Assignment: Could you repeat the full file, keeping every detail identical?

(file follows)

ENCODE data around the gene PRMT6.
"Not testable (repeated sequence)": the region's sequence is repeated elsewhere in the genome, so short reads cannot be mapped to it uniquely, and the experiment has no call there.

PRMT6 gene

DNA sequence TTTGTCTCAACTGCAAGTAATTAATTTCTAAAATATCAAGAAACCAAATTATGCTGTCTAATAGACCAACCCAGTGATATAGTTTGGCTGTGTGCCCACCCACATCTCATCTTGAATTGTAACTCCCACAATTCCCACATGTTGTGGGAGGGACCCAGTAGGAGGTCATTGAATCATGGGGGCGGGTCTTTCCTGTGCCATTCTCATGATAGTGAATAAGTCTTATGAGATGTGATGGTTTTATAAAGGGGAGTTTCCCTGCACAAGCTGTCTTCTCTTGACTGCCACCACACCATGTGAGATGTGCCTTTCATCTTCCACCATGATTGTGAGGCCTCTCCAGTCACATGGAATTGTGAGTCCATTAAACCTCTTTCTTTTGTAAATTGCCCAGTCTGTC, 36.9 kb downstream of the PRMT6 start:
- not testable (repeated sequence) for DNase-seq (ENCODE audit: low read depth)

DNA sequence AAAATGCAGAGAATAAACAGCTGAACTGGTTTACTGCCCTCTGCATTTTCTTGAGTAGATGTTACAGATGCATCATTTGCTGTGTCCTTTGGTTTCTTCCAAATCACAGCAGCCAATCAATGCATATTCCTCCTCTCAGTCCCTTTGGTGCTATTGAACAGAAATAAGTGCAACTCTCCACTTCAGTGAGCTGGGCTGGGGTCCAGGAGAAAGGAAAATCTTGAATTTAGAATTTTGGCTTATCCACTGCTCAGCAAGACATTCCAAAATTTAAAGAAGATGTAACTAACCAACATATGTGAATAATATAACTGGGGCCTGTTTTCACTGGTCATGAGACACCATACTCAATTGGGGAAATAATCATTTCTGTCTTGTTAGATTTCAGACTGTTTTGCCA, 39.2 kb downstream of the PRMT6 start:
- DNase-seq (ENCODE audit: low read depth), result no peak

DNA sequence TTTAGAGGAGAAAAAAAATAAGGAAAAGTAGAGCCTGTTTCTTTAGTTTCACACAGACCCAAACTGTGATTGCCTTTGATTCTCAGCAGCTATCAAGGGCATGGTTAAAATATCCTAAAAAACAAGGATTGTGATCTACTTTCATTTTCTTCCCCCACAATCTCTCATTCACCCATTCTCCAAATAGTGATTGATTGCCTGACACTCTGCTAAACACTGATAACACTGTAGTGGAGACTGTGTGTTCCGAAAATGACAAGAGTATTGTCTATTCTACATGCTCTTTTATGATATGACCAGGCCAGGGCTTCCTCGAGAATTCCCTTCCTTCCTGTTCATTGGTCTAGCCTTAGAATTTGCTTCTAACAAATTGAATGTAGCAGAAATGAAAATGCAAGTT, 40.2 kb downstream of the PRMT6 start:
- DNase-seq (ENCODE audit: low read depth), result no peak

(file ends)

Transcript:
ENCODE data around the gene PRMT6.
"Not testable (repeated sequence)": the region's sequence is repeated elsewhere in the genome, so short reads cannot be mapped to it uniquely, and the experiment has no call there.

PRMT6 gene

DNA sequence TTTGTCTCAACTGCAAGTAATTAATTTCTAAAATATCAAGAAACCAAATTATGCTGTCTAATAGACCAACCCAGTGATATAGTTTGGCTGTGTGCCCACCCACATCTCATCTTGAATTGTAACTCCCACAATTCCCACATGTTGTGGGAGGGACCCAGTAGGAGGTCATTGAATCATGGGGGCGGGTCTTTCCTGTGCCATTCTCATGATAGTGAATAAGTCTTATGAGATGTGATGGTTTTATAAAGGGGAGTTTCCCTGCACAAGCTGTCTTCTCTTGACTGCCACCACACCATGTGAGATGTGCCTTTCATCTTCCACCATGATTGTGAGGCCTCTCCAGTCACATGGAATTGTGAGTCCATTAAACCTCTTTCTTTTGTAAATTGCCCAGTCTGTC, 36.9 kb downstream of the PRMT6 start:
- not testable (repeated sequence) for DNase-seq (ENCODE audit: low read depth)

DNA sequence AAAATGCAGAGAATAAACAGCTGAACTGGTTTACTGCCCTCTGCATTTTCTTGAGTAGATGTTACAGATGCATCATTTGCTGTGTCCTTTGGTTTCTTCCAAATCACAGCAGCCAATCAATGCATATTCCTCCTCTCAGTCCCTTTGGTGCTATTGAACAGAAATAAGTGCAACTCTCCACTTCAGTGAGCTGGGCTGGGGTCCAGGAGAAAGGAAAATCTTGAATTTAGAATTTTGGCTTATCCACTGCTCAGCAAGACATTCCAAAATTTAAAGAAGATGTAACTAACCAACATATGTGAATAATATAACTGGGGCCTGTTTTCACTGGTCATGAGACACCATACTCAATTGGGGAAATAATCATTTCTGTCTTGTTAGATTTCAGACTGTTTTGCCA, 39.2 kb downstream of the PRMT6 start:
- DNase-seq (ENCODE audit: low read depth), result no peak

DNA sequence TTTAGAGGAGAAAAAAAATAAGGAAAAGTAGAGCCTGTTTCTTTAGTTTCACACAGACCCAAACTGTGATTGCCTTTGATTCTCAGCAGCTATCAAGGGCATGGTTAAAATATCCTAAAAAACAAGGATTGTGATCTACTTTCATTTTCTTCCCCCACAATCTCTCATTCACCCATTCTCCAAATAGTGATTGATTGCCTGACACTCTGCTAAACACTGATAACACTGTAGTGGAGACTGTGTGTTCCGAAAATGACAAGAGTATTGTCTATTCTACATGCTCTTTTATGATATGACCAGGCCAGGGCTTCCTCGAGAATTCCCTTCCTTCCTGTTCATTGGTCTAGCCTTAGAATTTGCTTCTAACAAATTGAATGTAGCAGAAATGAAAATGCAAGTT, 40.2 kb downstream of the PRMT6 start:
- DNase-seq (ENCODE audit: low read depth), result no peak